YOU ARE HERE: LAT HomeCollections

Hearts of L.A. / How the Quake Rocked Our Spirits and Changed Our Lives : COPING WITH CHAOS : 'I'm a survivor; I've always been a survivor.'

January 30, 1994|Jean Priestman | Priestman, 56, is the administrator for the Sparr Convalescent Hospital near downtown Los Angeles. She is a resident of the Tahitian Mobile Home Park in Sylmar, where 64 mobile homes were destroyed by fire after the Northridge earthquake. Priestman has moved in with a friend in Tujunga. Her trailer is uninhabitable. and

I recall a very large explosive noise. Boom! I got out of bed in my mobile home and didn't know where the heck to stand because mobile homes are not designed very well, but I just went into any archway at that point. The movement was up and down, up and down and then crossways.

I didn't know what in the world was happening. I did have a fear, but mostly how to take care of myself. The earthquake let up for one split second like it was all over and then suddenly it really rocked and rolled. I tried to get out the front door, but it was jammed.

I couldn't get out and I was scared. So I went to the back door and it was OK, and I opened up the door and the gas main had been severed. All the gas fumes were coming into my home. The odor was very, very strong.

Then it seemed like it was quiet for a minute and I went back into my mobile home and I was sort of numb for a moment. And then I went outside and people at that point were starting to stir around. It was very, very dark and black. There weren't any lights. People were getting terrified. There was a lot of screaming in this park. People were screaming at the top of their lungs. I looked over to the left of me and there was a fire that had started. It was a large fire and as it went up, I knew it was in our park, and then at that point everybody was getting more and more terrified.

There was nothing we could do. We couldn't get any water. Then all of a sudden I looked over to the right and there was another fire starting over at the other end. I was trying to get things out of my house. It was important that I got my papers . . . and the picture that I had of Sparr, my dog, that was hanging on the wall. I grabbed those and threw them in the car.

Fires were raging. People were running helter-skelter. There was an awful lot of panic. People were driving every which way. It reminded me of World War II and all the news reels that you would see of Europe: the fires, the people running in their pajamas in the streets, screaming, panic. Just like a war zone.

We were told to get out of the park. The fires were coming closer and closer and closer. I felt like I was in a movie set. I was walking around alone a lot of the time because I chose to do that. I didn't want to be around too many people. There were two ladies who would not get out of their mobile homes; they had dogs and they were terrified. They just felt like they could not go out of that home even though it was moving.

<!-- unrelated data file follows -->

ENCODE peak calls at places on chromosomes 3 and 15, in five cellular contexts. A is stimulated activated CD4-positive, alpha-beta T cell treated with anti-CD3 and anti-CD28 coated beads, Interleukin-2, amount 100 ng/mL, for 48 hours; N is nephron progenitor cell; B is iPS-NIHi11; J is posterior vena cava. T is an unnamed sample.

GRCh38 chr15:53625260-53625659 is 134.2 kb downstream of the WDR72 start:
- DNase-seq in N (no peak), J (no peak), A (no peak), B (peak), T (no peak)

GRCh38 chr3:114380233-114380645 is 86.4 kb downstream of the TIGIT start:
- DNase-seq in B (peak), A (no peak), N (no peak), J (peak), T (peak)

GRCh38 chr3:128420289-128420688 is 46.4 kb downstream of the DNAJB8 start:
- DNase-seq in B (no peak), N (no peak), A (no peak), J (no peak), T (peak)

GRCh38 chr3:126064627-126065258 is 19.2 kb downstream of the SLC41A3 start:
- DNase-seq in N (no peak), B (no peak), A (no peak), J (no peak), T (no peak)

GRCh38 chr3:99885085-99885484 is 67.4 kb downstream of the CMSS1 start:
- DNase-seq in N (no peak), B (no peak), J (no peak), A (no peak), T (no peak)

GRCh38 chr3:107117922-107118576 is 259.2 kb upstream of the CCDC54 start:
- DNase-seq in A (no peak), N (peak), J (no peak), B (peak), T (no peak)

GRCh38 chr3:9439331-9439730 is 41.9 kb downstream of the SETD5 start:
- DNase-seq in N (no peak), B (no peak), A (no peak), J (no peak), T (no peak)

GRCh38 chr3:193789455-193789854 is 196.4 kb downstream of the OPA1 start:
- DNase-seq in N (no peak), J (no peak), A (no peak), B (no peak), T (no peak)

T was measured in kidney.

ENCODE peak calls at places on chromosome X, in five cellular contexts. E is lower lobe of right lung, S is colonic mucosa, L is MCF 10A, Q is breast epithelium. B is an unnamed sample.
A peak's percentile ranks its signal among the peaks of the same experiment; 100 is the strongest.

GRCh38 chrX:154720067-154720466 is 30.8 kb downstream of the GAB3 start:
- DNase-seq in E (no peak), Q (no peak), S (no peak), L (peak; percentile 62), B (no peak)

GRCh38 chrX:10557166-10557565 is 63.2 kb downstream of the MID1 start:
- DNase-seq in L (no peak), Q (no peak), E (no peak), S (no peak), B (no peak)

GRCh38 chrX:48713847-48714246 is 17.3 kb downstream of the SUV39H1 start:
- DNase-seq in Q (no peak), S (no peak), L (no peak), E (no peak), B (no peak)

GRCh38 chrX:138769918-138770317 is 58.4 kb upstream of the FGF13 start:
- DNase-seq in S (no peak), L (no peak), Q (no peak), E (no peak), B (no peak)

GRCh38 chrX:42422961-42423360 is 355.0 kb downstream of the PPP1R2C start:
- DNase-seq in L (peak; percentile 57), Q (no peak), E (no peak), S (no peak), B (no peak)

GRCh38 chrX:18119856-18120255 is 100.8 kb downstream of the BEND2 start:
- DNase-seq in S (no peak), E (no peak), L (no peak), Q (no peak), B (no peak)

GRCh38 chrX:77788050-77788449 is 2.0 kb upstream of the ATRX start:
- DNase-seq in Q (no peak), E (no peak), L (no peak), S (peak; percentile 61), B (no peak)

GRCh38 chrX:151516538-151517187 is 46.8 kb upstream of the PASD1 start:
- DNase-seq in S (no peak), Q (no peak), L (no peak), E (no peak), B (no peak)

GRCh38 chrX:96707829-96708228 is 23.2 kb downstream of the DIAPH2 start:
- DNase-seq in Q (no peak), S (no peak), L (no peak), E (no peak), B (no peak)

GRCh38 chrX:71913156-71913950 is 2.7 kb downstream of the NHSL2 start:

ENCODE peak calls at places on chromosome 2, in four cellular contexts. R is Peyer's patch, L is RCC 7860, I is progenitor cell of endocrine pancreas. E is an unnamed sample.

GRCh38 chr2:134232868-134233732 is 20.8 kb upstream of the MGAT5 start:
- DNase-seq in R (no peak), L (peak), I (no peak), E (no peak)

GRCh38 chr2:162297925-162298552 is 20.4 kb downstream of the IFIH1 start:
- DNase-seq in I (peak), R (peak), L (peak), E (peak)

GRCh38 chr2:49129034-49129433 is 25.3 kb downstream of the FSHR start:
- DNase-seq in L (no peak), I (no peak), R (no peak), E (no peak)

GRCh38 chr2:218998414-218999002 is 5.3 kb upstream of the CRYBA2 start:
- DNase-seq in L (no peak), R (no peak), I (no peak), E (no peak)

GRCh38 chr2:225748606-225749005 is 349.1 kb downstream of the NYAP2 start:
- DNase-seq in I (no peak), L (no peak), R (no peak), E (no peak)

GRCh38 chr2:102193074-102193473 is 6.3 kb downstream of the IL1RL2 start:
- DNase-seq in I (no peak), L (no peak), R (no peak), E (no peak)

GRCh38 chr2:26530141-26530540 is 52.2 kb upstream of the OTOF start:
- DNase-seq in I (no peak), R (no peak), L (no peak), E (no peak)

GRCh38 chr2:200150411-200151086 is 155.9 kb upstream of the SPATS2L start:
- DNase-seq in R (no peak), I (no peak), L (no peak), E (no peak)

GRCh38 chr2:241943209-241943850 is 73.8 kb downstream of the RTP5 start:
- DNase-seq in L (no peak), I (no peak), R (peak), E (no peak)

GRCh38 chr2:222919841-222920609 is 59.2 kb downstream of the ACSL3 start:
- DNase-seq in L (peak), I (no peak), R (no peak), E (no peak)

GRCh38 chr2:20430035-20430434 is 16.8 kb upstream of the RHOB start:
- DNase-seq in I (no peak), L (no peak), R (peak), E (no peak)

There was a man who was running down the street in his pajamas and it was like he was confused, like the patients in the hospital when they get very confused and disoriented. I told him that he was going to be OK, and the most important thing was to save his own life. I told him to come along with me and I'd get him to a safe area.

There was one lady who said she wasn't going, and I just said, "Look, you've got to get out of here because this place could blow up right on you." So I was talking to her like that, and I took her by the arm and more or less just forced her out of that place and onto the street.

A tree was catching fire right behind me. I was scared the fire would come over into our trailer section. I got a pail because there was a lot of water running down from the street here in front of me from a broken main. I grabbed another person and said, "Look, you just keep filling up this pail," and I would run over and throw the water onto the tree to stop it from catching fire.

It was so dark, and it was terrible because the wind was blowing and the wind was carrying the sparks from the fire in the trees into our hair and on our bodies. That was very frightening. It was more than frightening, it was terrifying. There was nothing you could do but watch it and try to help people, that's all.

A lot of guys were running around trying to turn off the gas and the electrical. I had a wrench by my gas meter and I tried to use it, but I couldn't see anything. They finally turned off the main gas line to the park.

I cried a lot when I saw my friends' homes going up in the fire. I cried because I was just happy that everybody got out of here alive. It was wonderful to see people helping each other. A lot of those people aren't going to move back here anymore. They're going to move out of California. One I know moved to Canada. Some want to stay.

How I am coping now is basically by using the skills I've learned through the 12-step recovery program. I know I have no control over what happens. What's going to happen is going to happen, and I have no control of that, and indeed, that's what happened here.

I'm turning my fate over to a higher power. I'm a survivor; I've always been a survivor. I'm going to keep going on with my life. I won't stop. And I'll continue enjoying just what the Earth has to offer me: a simplicity of life.

No question about it, this little ol' earthquake showed me what life is really all about. When I walk on the face of this Earth, it is still the most comfortable of all places to be, even if it rocks and rolls.

Los Angeles Times Articles